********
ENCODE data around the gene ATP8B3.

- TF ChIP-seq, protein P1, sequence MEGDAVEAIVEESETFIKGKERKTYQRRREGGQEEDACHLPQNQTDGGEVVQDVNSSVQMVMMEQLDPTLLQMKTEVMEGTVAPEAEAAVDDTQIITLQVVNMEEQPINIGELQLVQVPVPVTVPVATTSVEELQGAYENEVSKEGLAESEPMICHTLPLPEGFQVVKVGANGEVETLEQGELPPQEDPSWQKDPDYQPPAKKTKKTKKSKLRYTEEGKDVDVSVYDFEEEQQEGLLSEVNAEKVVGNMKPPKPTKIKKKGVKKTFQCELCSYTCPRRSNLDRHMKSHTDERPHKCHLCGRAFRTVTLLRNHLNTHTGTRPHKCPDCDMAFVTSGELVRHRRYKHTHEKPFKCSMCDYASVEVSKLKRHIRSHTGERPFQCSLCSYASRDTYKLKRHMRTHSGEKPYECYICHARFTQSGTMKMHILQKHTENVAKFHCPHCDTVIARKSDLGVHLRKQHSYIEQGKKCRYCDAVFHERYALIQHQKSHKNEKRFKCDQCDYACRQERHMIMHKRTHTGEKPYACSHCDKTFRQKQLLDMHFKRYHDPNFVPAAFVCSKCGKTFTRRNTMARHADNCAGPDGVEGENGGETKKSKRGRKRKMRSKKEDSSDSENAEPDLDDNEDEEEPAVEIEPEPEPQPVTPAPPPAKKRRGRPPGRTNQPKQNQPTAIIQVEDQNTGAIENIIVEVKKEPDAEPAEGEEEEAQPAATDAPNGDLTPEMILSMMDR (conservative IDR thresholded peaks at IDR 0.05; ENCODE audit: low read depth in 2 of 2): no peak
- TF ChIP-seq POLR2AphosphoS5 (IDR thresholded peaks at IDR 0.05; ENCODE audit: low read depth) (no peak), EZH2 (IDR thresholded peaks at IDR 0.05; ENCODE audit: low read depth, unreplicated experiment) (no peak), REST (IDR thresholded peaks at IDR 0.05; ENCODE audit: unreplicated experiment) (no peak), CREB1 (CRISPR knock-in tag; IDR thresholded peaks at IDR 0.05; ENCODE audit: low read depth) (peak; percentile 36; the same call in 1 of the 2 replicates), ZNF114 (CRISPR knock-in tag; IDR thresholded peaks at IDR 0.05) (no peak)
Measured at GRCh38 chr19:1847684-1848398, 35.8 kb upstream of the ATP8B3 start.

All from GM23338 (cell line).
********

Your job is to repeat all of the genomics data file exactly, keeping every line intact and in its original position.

ENCODE data around the gene ATP8B3.

- TF ChIP-seq, protein P1, sequence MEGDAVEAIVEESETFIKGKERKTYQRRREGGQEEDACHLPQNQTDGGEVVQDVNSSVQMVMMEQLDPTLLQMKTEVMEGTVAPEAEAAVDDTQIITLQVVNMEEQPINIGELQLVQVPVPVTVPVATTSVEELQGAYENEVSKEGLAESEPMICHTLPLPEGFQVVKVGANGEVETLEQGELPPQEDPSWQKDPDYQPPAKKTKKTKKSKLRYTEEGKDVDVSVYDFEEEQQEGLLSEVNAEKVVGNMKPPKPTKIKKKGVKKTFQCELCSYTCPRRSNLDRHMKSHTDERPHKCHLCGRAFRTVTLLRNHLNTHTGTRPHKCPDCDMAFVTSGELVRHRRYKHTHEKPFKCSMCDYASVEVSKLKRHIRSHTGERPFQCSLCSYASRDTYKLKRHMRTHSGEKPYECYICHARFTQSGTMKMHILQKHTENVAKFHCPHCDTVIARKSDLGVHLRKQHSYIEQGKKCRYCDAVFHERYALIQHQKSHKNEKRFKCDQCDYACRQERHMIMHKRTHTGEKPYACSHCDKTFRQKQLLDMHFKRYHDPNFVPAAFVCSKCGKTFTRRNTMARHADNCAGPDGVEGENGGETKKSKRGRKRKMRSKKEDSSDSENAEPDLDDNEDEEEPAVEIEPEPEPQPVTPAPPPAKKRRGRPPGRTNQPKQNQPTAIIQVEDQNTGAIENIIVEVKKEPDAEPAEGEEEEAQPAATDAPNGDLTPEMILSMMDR (conservative IDR thresholded peaks at IDR 0.05; ENCODE audit: low read depth in 2 of 2): no peak
- TF ChIP-seq POLR2AphosphoS5 (IDR thresholded peaks at IDR 0.05; ENCODE audit: low read depth) (no peak), EZH2 (IDR thresholded peaks at IDR 0.05; ENCODE audit: low read depth, unreplicated experiment) (no peak), REST (IDR thresholded peaks at IDR 0.05; ENCODE audit: unreplicated experiment) (no peak), CREB1 (CRISPR knock-in tag; IDR thresholded peaks at IDR 0.05; ENCODE audit: low read depth) (peak; percentile 36; the same call in 1 of the 2 replicates), ZNF114 (CRISPR knock-in tag; IDR thresholded peaks at IDR 0.05) (no peak)
Measured at GRCh38 chr19:1847684-1848398, 35.8 kb upstream of the ATP8B3 start.

All from GM23338 (cell line).